Globe Specialty Metals Earnings Call Insights: Silicon Alloy Volumes, Silicon Metal Prices
On Monday, Globe Specialty Metals, Inc. (NASDAQ:GSM) reported its third quarter earnings and discussed the following topics in its earnings conference call. Here’s what the C-suite revealed.
Silicon Alloy Volumes
Ian Corydon – B. Riley: The silicon alloy volumes came in quite a bit ahead of what I expected in the quarter. Is 30,000 metric tons is that about the right quarterly run rate?
Jeff Bradley – CEO, COO: Well it came in ahead of expected Ian largely because we were able to restart the Bridgeport plant sooner than expected and the restart went very well and we shifted from 50% which you make when you first restart the plant to 75% very quickly. That – the 120,000 ton run rate is based on our current setup. So assuming that continues that’s probably accurate.
Investing Insights: Warren Buffett and Charlie Munger Tag Team Gold>>
Ian Corydon – B. Riley: I wonder, if you can give us a sense for how your other sales broke down between Alden and silica fumes?
Malcolm Appelbaum – CFO: Well we don’t – we haven’t broken out the third party sales to Alden. We continue as Jeff, had talked about to use the vast majority of the Alden output for ourselves. But as the CapEx that we’ve spent allows us to reopen mines which Jeff indicated, we have just done one mine in particular, there will be more output in the future and we will be able to sell more to third parties. I believe the other revenue in the quarter – yes Ian, we will come back to you and mention as we are taking other questions what the other revenue was in the quarter which includes byproduct sales.
Ian Corydon – B. Riley: As far as Alden can you just talk about what the plan is going forward after opening the one mine that you’ve opened and then can you talk about what you’re seeing for low ash coal prices out there?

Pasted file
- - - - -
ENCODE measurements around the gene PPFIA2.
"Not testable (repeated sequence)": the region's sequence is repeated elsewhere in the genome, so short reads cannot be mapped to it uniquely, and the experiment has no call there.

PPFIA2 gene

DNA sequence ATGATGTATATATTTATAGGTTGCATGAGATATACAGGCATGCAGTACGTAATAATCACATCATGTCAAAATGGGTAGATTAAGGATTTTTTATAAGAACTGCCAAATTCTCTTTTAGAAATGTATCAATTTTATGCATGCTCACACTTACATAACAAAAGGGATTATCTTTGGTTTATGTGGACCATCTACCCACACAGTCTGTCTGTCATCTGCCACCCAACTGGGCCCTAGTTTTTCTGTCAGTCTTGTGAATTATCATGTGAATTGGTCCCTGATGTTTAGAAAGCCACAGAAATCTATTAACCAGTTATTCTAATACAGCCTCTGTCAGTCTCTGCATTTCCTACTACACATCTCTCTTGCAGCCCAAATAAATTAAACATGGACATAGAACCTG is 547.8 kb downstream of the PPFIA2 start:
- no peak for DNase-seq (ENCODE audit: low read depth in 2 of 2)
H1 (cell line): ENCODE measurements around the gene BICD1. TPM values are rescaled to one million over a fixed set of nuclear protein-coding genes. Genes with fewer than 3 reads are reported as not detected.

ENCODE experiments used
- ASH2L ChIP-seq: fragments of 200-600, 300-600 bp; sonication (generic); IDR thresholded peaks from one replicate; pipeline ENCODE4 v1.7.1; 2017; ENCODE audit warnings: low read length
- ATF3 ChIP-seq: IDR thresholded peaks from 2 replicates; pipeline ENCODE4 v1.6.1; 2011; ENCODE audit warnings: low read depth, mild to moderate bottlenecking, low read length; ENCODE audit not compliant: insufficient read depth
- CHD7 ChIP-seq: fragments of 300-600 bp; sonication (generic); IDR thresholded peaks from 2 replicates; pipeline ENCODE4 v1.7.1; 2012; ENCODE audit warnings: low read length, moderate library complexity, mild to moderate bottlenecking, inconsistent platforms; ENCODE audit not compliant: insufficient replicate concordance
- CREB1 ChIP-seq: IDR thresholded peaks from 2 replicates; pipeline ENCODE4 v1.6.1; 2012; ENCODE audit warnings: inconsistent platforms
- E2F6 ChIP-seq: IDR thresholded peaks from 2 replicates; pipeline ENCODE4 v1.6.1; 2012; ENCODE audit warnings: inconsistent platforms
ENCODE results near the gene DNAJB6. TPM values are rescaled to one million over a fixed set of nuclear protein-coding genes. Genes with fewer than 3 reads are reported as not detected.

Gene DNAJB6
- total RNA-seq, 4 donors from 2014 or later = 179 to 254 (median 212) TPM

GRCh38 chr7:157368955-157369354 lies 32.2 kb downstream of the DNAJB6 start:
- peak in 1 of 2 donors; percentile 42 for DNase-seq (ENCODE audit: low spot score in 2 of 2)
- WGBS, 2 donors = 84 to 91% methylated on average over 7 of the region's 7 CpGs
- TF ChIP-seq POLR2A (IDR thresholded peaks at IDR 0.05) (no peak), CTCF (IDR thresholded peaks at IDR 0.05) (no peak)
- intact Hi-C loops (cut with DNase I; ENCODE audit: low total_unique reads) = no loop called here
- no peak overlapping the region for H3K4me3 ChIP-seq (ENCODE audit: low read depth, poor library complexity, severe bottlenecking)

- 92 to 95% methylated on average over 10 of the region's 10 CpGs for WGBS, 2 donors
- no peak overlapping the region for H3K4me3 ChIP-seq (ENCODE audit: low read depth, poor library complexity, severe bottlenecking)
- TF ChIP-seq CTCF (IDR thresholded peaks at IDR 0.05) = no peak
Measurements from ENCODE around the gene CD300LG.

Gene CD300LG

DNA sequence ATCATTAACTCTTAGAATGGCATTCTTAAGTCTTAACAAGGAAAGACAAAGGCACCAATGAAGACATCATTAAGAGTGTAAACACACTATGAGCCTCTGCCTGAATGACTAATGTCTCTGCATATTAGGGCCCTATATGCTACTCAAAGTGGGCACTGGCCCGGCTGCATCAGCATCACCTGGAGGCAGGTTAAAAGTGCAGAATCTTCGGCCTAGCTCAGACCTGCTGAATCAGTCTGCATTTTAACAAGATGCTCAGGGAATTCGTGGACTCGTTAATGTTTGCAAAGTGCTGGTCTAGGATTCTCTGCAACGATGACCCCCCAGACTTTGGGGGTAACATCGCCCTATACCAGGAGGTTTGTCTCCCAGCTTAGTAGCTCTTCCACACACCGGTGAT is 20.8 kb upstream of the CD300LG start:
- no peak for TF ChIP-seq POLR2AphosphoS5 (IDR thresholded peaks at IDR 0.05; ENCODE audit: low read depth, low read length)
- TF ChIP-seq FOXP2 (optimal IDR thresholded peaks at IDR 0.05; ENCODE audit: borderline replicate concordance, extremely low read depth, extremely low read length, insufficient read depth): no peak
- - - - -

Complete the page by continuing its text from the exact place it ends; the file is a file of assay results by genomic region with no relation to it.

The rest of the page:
Jeff Bradley – CEO, COO: As we’ve said since the beginning we looked for things at Alden to continue improving, shipments will come as we open up additional mines and expand the capacity of the company. I can’t really talk about specific pricing out there for coal other than to say we are very optimistic about what we are seeing. We have taken samples of our coal to many of the suppliers in the — or many of the producers in the silicon and the ferrosilicon industry. And the comments that we’ve gotten back from the industry is that yes, this coal is of very high-quality and I don’t think we are going to have any issues at all selling to third party because of what I talked about in the comments and that’s really the quality of this coal and the impact on our furnaces.
Ian Corydon – B. Riley: Last question is just on silicon metal inventories out there at your customers, do you have a sense for what that looks like or how that’s trended over the past quarter or two.
Jeff Bradley – CEO, COO: We really don’t get much information from the chemical industry. I can tell you from what we’ve seen and heard the automotive suppliers don’t have much inventory at all. As you know with solar we are selling directly to the poly producers, so we don’t have a sense. But again as I go back to my comments demand, demand is increasing. So we have to assume that the inventories are trending down at the customer level?
Malcolm Appelbaum – CFO: Our other revenue will be about $16 million from the quarter the vast majority of that is the byproduct sales.
Silicon Metal Prices
Martin Engler – Jefferies: At what price do you think silicon metal prices will begin to see some costs curve support or in other words I guess how much farther could prices pull back before it would no longer be economical for some of the importers to be moving material into the United States and North American market?